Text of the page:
Energy & Fuels, Vol.32, No.2, 1155-1165, 2018
Understanding Model Crude Oil Component Interactions on Kaolinite Silicate and Aluminol Surfaces: Toward Improved Understanding of Shale Oil Recovery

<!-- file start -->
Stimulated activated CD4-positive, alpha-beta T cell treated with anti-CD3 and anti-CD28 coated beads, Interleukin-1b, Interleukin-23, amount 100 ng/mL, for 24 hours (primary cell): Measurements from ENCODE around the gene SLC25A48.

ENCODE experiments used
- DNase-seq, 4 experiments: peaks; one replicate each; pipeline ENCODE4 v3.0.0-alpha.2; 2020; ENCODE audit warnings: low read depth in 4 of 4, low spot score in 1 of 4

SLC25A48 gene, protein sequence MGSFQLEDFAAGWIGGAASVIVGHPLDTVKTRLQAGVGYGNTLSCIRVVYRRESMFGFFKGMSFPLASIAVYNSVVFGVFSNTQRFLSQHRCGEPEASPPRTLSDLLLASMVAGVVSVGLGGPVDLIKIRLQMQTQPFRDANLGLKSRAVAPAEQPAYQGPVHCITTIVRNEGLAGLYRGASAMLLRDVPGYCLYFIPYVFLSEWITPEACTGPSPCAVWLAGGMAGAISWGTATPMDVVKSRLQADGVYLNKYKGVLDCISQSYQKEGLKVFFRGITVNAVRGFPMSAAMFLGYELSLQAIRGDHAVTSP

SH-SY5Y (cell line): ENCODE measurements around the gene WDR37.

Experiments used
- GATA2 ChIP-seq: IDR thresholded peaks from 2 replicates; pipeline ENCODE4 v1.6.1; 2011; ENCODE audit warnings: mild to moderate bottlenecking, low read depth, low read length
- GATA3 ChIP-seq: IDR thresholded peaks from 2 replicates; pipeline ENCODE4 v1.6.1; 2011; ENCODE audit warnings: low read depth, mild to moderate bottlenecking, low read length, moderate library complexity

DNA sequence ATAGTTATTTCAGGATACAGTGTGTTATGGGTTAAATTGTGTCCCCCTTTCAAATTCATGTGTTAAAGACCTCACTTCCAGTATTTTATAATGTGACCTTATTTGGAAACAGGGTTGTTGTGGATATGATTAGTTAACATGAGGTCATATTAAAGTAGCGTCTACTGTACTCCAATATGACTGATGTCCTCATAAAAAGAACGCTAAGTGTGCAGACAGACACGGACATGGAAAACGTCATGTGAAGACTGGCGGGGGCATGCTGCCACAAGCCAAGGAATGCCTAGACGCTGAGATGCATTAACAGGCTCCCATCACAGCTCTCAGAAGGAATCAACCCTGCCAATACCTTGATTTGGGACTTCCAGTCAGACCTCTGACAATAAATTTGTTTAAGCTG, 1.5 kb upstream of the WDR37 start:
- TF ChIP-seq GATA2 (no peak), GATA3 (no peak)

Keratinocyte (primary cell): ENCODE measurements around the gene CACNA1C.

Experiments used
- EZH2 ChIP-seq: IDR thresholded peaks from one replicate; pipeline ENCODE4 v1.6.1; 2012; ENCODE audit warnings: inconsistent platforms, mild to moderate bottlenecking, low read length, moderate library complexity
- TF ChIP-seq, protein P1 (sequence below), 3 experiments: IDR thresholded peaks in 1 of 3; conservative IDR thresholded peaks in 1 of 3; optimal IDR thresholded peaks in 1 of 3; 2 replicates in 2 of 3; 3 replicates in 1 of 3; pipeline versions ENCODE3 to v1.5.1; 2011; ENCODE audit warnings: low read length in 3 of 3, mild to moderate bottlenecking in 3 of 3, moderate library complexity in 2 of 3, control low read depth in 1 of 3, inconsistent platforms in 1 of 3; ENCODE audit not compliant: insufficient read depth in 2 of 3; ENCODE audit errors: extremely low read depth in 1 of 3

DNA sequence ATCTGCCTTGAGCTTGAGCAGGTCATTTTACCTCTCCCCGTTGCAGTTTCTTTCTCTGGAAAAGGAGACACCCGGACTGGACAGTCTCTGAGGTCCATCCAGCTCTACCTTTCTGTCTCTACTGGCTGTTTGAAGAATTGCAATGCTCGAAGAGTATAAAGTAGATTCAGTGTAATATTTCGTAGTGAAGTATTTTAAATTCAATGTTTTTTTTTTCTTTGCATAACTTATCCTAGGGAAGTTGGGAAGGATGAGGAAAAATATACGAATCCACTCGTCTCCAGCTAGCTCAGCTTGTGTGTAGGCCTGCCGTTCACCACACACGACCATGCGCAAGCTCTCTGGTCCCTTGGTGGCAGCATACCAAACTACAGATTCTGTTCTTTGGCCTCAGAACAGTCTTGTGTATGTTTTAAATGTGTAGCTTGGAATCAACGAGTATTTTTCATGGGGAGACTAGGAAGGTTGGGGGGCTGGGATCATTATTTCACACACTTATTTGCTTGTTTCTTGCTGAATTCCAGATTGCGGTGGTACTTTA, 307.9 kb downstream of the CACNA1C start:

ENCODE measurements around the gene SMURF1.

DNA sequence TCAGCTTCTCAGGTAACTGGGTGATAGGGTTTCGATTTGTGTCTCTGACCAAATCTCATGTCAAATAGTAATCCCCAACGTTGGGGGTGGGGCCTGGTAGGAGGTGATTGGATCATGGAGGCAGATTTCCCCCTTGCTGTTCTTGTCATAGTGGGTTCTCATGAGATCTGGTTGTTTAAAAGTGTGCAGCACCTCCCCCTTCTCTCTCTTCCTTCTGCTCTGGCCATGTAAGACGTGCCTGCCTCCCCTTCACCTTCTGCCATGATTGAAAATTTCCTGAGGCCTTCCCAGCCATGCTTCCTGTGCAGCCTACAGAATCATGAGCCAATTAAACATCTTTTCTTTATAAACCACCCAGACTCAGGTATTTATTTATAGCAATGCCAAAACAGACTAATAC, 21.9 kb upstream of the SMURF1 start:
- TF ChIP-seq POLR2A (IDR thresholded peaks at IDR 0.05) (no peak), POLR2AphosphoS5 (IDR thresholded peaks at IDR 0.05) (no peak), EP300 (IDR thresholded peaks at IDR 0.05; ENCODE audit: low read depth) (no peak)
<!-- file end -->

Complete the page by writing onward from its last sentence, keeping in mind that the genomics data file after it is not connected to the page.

Shale oil is currently of interest for unconventional resource exploration and development. Understanding the mechanism of interaction between the complex mixture of organic compounds in shale oil and minerals making up the reservoir rock oil interface will assist recovery. In this study, molecular dynamics simulation is used to study the adsorption characteristics of a model oil mixture within nanoscale intraparticle pores of kaolinite minerals, which form pore-filling structures in shale rock. To better understand the effects of oil composition, temperature, and pressure on the adsorption properties of the model oil mixture, a range of temperatures (298, 323, 348, and 373 K) and pressures (1, 50, 100, and 200 bar) representing up to reservoir conditions were used. This study shows that adsorption and arrangement of oil molecules is dependent on the surface of kaolinite and the distance away from it. The simulations show polar compounds are likely to be adsorbed on aluminol kaolinite basal surfaces, while alkanes preferentially adsorb on silicate surfaces. In addition, the number of oil-molecule-bound layers and the total adsorption amount on the silicate surface is greater than the aluminol surface. The density of adsorbed oil is reduced with increase in temperature, while the effect of pressure is not as significant. On the basis of performed molecular simulations, we show the adsorption rate of shale oil on the surfaces of kaolinite sheets and assess the capacity to remove the model oil.